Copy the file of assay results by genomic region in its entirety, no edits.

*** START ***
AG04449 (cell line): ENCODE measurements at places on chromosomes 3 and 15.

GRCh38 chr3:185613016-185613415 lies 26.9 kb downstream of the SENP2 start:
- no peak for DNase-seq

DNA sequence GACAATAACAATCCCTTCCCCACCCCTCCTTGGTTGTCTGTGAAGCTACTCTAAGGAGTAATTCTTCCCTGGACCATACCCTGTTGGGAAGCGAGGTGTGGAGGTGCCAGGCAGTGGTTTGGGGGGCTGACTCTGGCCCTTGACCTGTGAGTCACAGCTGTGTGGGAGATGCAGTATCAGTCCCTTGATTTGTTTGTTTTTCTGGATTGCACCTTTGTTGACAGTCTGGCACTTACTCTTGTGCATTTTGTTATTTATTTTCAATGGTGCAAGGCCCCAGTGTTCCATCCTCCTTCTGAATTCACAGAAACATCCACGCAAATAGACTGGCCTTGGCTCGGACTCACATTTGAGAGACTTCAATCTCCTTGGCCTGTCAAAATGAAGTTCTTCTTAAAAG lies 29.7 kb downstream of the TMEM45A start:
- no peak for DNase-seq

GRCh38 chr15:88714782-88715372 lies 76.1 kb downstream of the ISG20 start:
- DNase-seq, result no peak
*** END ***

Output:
AG04449 (cell line): ENCODE measurements at places on chromosomes 3 and 15.

GRCh38 chr3:185613016-185613415 lies 26.9 kb downstream of the SENP2 start:
- no peak for DNase-seq

DNA sequence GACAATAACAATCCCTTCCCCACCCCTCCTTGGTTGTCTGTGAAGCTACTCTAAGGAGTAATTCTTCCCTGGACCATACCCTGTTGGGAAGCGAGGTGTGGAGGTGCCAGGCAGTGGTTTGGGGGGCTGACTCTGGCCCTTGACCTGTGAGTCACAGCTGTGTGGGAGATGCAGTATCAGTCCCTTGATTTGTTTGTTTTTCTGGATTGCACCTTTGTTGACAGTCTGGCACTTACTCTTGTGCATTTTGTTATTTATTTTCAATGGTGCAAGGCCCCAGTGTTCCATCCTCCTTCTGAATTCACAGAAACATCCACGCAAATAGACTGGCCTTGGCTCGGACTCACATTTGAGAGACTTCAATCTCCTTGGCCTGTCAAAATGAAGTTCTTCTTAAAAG lies 29.7 kb downstream of the TMEM45A start:
- no peak for DNase-seq

GRCh38 chr15:88714782-88715372 lies 76.1 kb downstream of the ISG20 start:
- DNase-seq, result no peak